Apple's Cook: 'Everyone has a right to privacy and security'

CEO Tim Cook, speaking at President Barack Obama's cybersecurity summit, also says consumers will be able to use Apple Pay at government locations, like national parks, in September.

Shara Tibken Former managing editor
Shara Tibken was a managing editor at CNET News, overseeing a team covering tech policy, EU tech, mobile and the digital divide. She previously covered mobile as a senior reporter at CNET and also wrote for Dow Jones Newswires and The Wall Street Journal. Shara is a native Midwesterner who still prefers "pop" over "soda."
Shara Tibken
3 min read

Apple CEO Tim Cook, speaking at President Barack Obama's cybersecurity summit, pushes for consumer privacy. James Martin/CNET

Apple CEO Tim Cook on Friday strongly defended consumers, saying "everyone has a right to privacy and security."

The head of the world's biggest technology company, speaking at President Barack Obama's cybersecurity summit in Palo Alto, Calif., called for the government and other companies to work together to make sure consumers are protected.

"When it comes to the rights of customers and the rights of citizens, it's important to realize we're all talking about the same people," Cook said. "We owe them nothing less but the best protections that we can possibly provide by harnessing the technology at our disposal and working together...We must get this right."

Cook, who came out as gay last year, added that "history has shown us that sacrificing a right to privacy can have dire consequences," and that we still live in a world where people aren't treated equally and can face discrimination based on personal information.

"If those of us in positions of responsibility fail to do everything in our power to protect the right of privacy, we risk something far more valuable than money," Cook said. "We risk our way of life. Fortunately, technology gives us the tools to avoid these risks. And it is my sincere hope that by using them and by working together, we will."

The White House's summit, held at Stanford University, assembled leaders from all sectors of business, and across industries, to find new ways to improve security against cyberthreats.

Obama's early years in office involved a close relationship with Silicon Valley, but those ties have frayed in recent months as the government has asked tech companies for access to their user data. Obama on Friday plans to sign an executive order to promote sharing of information on cybersecurity threats among businesses and between the private sector and government agencies.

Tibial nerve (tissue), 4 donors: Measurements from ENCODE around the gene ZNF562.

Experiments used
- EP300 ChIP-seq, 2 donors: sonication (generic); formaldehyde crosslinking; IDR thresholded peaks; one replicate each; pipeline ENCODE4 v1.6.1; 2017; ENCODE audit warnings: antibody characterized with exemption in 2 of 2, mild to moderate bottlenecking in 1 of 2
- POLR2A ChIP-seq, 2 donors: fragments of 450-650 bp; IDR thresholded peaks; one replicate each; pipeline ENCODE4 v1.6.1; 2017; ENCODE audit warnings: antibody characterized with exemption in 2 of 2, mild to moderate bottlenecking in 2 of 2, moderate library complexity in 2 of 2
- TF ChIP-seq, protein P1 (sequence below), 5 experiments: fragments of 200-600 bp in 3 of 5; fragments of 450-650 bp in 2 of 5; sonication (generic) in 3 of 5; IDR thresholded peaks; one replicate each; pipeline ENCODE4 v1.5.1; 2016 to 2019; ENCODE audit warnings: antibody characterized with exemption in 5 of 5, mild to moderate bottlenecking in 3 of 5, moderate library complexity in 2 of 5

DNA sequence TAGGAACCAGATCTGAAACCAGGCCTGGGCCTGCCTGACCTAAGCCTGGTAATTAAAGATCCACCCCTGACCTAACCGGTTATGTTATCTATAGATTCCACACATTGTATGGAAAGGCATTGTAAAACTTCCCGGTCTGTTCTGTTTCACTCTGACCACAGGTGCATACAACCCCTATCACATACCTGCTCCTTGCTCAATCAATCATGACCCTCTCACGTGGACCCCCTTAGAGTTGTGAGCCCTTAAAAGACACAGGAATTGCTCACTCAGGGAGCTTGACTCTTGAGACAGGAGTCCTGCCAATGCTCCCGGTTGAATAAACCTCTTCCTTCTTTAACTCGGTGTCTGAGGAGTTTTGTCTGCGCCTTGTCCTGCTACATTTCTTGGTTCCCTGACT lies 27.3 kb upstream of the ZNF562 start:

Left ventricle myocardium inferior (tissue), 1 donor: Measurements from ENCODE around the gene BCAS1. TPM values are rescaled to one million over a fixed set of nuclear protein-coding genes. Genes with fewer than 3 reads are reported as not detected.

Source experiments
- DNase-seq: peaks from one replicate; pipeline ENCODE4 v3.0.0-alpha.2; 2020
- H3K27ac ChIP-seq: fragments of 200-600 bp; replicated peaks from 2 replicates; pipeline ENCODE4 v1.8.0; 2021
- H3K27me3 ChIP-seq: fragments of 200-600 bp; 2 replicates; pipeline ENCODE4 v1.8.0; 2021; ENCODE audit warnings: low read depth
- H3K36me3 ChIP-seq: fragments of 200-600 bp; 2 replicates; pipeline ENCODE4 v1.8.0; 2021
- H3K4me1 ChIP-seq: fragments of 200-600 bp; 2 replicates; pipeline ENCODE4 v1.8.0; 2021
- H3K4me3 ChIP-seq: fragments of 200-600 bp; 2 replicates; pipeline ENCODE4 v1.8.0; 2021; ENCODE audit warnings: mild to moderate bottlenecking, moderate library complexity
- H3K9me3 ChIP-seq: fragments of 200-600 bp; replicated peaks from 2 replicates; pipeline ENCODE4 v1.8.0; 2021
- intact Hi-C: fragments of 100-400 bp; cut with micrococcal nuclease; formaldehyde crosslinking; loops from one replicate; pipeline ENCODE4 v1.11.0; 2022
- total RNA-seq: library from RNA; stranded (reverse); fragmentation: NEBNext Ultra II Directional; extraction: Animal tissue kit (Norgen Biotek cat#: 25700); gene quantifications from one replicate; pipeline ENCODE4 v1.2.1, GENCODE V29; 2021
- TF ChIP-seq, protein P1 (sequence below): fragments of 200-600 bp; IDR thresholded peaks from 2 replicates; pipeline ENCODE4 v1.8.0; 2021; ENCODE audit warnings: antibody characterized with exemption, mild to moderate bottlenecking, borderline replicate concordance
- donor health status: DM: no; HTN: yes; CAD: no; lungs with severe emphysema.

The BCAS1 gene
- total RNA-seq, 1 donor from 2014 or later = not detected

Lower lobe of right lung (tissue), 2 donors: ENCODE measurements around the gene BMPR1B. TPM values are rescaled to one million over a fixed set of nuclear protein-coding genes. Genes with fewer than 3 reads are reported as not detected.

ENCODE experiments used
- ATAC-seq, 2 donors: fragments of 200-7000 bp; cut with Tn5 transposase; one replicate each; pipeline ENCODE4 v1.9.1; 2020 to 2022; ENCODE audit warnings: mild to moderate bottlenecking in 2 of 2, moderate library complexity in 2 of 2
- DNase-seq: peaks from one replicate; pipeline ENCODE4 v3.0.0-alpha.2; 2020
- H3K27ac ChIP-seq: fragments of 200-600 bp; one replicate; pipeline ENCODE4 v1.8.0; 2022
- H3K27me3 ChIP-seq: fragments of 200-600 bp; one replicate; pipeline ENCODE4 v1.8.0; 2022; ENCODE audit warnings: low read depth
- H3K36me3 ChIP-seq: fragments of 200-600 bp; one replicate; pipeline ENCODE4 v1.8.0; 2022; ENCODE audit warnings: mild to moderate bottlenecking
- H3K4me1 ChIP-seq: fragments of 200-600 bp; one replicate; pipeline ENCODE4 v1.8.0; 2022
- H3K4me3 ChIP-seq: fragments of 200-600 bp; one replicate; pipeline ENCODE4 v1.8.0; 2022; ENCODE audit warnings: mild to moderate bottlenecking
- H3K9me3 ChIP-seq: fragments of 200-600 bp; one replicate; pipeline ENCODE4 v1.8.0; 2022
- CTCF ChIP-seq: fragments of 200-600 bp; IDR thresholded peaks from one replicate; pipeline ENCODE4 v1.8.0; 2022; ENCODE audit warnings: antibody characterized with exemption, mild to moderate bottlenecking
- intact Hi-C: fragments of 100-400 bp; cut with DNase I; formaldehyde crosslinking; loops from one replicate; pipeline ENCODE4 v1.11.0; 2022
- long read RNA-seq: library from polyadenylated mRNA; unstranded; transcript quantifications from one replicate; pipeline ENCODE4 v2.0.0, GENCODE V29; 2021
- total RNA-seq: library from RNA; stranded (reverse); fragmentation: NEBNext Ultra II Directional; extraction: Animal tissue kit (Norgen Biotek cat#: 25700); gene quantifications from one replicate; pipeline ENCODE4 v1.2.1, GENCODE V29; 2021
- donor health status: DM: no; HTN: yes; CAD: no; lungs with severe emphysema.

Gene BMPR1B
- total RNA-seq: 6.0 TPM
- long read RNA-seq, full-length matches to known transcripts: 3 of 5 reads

Apple, in contrast to many other technology companies, has taken a strong stance to protect user privacy. The company makes money from selling hardware and from services like iTunes , not from selling user data. Google, Facebook and others largely generate revenue from selling targeted advertising. But like Apple, those companies have fought against government data requests and have taken steps to protect user privacy. Top executives from Google, Facebook and Yahoo turned down invitations to attend the summit Friday.

Cook in September published a lengthy letter detailing Apple's privacy and security policies. Part of the letter sought to reassure Apple's customers that their data was safe from the prying eyes of government surveillance agencies, which have reportedly procured information on electronic communications from Google, Microsoft, and Yahoo, among others. Cook said Apple has never worked with any government agency to create backdoors in Apple products, and data on devices running iOS 8 , the mobile operating system Apple released in September, is protected by users' personal pass codes that Apple can't bypass.

"So it's not technically feasible for us to respond to government warrants for the extraction of this data from devices in their possession running iOS 8," Cook wrote at the time.

Watch this: Tim Cook takes a swipe at Google and Facebook

Cook as recently as Tuesday reiterated Apple's commitment to maintaining user privacy for features such as the company's mobile payments service, Apple Pay. Neither merchants nor Apple store your credit card number, and Apple doesn't track what you've purchased.

"We believe that customers have a right to privacy," Cook said Tuesday during the Goldman Sachs technology conference. "The vast majority of customers don't want everyone knowing everything about them...You are not our product."

And Thursday, Apple said it was strengthening the log-in process for its iMessage and FaceTime digital communications services with the aim of preventing hackers from hijacking users' accounts. It added two-step identity verification to users' accounts, stopping unauthorized people from accessing accounts, even if they know the user's password. Apple has been beefing up the security of its Internet products since last year's high-profile breaching of iCloud accounts belonging to celebrities who use the service.

Cook on Friday said Apple Pay "will be available for many transactions with the federal government," such as paying for admission to national parks.

Watch this: Federal government to start accepting Apple Pay in fall

Updated at 11:20 a.m. PT with additional comments and information about Apple Pay.

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